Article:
3. I’m an educator by profession with an 11-month contract because of supervised summer activities. Summer 2006, after Lorie’s death, began the longest, most painful summer of my life. I simply wasn’t busy enough. Although I didn’t want to not be busy, I subconsciously sometimes made this choice. The schedule was flexible, not fixed like the academic school year, and now I know I could’ve used the structure. There were times I needed to be alone, but it’s not healthy to withdraw and wallow in self-pity. One should return to a normal routine as soon as mentally and emotionally possible. It was the reason two weeks after Lorie’s passing that my younger daughter, Brianna, and I decided we’d attend the State FFA Convention. We also knew that’s what Lorie would want us to do. Once the new school year started, the routine got easier. Obviously I had to be at work, which includes many hours of after school activities. Keeping busy and returning to a schedule made the days go by quicker and with less pain as my mind was occupied with the activities of the day.
4. Find natural ways to release stress and improve your mental health. One of the things I truly enjoy is listening to music and singing along. It is scientifically proven music has mental health benefits. It doesn’t matter what kind of music you choose. I select the music that is appropriate for my current state of mind. Sometimes I listen to Christian music. Sometimes I’m listening to my “angry” music to vent. Sometimes I play tear jerking country and sometimes just some fun easy listening tunes. I also started exercising on daily basis-walking and lifting weights, not for the physical benefits but for the mental health benefits. Whatever your hobbies are, or if you have none, I would encourage you to continue them or find some. I would also avoid the use of alcohol and/or drugs. I’m a recovered alcoholic, so in my mind that was never an option. We all know that alcohol and some drugs are classified as depressants but yet many have some strange idea that it makes them feel mentally better when, in fact, it intensifies the depression we already have.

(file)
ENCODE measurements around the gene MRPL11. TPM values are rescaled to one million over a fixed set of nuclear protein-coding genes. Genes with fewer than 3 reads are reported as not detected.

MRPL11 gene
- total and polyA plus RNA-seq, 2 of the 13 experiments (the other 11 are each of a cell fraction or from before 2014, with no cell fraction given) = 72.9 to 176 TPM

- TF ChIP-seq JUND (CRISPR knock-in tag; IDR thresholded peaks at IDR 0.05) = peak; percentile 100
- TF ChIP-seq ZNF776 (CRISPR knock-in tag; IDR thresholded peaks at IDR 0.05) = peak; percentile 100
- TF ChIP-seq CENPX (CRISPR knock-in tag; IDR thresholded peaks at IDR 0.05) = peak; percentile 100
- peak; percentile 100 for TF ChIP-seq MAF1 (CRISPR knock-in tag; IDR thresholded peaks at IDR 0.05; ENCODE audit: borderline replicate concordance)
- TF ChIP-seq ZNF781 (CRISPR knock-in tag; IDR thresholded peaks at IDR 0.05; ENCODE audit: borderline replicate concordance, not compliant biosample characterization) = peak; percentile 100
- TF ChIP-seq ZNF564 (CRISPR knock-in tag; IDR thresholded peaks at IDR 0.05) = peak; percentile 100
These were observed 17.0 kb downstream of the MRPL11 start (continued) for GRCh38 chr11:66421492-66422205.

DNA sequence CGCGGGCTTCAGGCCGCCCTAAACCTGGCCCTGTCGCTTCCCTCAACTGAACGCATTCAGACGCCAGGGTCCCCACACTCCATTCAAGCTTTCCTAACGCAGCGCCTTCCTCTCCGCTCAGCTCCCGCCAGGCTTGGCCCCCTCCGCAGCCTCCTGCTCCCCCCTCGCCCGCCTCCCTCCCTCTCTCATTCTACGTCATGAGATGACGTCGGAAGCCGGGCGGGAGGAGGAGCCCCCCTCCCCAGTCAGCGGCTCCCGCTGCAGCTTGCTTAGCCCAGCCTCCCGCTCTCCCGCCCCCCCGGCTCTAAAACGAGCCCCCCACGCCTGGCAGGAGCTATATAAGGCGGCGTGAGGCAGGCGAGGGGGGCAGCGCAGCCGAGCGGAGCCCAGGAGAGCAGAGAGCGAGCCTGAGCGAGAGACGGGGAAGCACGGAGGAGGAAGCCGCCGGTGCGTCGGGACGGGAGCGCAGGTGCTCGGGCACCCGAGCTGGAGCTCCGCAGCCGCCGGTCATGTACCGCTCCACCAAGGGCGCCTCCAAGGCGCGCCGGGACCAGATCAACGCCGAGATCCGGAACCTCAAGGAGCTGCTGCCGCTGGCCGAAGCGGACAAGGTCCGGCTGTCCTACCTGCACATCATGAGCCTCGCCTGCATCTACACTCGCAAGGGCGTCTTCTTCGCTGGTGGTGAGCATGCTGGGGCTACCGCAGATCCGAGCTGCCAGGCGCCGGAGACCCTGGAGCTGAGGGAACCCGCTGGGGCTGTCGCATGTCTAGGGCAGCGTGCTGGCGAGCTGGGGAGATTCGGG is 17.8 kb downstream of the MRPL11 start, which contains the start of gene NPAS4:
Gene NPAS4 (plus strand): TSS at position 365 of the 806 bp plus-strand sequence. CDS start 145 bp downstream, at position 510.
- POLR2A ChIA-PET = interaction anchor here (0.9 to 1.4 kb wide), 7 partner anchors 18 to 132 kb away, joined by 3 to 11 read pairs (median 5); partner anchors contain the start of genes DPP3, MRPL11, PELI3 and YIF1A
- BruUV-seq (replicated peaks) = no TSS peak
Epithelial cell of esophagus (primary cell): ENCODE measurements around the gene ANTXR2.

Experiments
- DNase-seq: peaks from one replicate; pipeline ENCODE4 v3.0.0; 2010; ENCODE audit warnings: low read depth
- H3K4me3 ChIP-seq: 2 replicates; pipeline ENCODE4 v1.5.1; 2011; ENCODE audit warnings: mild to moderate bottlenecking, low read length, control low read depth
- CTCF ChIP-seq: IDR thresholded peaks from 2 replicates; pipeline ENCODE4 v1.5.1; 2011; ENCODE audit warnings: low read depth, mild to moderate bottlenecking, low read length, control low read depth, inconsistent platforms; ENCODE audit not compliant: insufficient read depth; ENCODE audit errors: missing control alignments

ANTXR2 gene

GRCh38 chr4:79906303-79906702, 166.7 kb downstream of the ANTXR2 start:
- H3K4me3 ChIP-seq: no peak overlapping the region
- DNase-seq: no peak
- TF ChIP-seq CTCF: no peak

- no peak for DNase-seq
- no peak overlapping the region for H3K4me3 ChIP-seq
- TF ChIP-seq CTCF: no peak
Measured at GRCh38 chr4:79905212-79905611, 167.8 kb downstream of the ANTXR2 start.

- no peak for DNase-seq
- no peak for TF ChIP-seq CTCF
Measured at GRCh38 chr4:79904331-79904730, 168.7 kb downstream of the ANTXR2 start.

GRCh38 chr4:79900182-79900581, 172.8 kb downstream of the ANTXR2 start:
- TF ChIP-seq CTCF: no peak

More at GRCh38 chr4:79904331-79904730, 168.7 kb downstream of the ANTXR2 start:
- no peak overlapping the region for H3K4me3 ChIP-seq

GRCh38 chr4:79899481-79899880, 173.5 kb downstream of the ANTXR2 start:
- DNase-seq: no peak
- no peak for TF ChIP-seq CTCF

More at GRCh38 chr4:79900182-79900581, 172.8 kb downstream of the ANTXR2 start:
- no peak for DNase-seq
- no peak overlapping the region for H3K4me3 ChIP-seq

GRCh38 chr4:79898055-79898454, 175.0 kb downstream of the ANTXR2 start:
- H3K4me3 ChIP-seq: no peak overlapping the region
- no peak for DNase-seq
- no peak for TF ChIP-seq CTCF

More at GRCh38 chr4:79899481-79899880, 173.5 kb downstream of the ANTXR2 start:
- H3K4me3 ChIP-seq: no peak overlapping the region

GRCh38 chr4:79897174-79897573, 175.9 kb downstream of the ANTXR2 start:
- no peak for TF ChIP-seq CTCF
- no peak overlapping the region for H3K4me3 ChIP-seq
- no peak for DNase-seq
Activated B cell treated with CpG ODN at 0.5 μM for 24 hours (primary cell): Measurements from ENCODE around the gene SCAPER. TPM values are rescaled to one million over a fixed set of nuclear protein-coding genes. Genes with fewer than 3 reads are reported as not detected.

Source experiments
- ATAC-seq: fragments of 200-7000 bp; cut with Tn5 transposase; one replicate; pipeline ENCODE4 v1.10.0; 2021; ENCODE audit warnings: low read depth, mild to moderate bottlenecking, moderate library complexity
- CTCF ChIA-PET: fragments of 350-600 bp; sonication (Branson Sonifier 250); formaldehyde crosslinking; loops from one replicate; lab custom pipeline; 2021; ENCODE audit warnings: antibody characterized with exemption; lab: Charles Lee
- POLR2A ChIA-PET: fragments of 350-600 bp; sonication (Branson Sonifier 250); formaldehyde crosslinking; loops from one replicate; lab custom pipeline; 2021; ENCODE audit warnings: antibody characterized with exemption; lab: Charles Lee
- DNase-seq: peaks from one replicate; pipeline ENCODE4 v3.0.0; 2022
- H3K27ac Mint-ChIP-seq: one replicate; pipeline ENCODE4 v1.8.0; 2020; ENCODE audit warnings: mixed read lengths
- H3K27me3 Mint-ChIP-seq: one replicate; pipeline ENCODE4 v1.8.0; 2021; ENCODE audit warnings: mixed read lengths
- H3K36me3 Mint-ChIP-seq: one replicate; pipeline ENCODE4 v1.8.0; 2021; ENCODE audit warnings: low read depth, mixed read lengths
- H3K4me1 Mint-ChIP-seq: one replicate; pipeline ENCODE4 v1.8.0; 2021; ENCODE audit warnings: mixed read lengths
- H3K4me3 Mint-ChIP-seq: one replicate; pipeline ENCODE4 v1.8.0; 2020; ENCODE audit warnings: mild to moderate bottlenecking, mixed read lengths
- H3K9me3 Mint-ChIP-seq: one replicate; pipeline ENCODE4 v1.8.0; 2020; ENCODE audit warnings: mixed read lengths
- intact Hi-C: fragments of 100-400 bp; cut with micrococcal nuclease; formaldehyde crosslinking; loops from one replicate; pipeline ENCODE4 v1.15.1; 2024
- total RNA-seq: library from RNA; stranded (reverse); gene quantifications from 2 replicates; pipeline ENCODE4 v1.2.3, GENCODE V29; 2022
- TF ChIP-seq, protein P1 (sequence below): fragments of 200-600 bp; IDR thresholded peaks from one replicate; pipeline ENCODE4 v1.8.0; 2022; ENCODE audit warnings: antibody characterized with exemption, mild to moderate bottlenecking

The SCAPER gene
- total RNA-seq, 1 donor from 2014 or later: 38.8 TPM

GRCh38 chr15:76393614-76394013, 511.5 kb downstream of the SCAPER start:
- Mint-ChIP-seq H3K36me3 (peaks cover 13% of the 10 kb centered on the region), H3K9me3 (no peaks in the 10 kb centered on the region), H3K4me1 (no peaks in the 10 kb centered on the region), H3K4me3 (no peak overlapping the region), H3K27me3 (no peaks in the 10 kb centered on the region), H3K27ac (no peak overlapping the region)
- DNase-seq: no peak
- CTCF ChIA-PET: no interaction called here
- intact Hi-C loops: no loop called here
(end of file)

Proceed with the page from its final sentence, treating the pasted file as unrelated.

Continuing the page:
Gifted With a New Love

Two years after my wife’s death I started to experience something I never brian and marythought I would feel again. I fell in love. By attending activities with friends, I began to build a friendship with a beautiful lady whom I married three years later. It started as a friendship only because, honestly, I never thought I’d again feel the kind of love that makes a person want to commit themselves to another for a lifetime. But, I did. Falling in love and possibly remarrying are certainly not disrespectful to the one you lost. The love and memories you have for your deceased spouse are certainly not diminished in any regard. I relish the memories Lorie and I had. I see my wife in the beauty of our daughters and I will forever cherish the love we had.
Get Up. Get Moving.

If you allow yourself to fully experience the death of a loved, you will grow. How have I chosen to grow through this experience? I grew in my faith. I am more grateful for the people in my life. I love more deeply. I am more forgiving and less angry in my daily life. And, ironically this experience has made me a more positive person.
So, as hard as it may be-Get Up. Get Dressed. Get Moving! Your loved one would expect no less!

How has Brian’s story and journey touched you? Comment below.

Remember to encourage your loved ones to do monthly breast self-exams and to have annual mammograms.

©Copyright. December 2015. Linda Leier Thomason.
All Rights Reserved.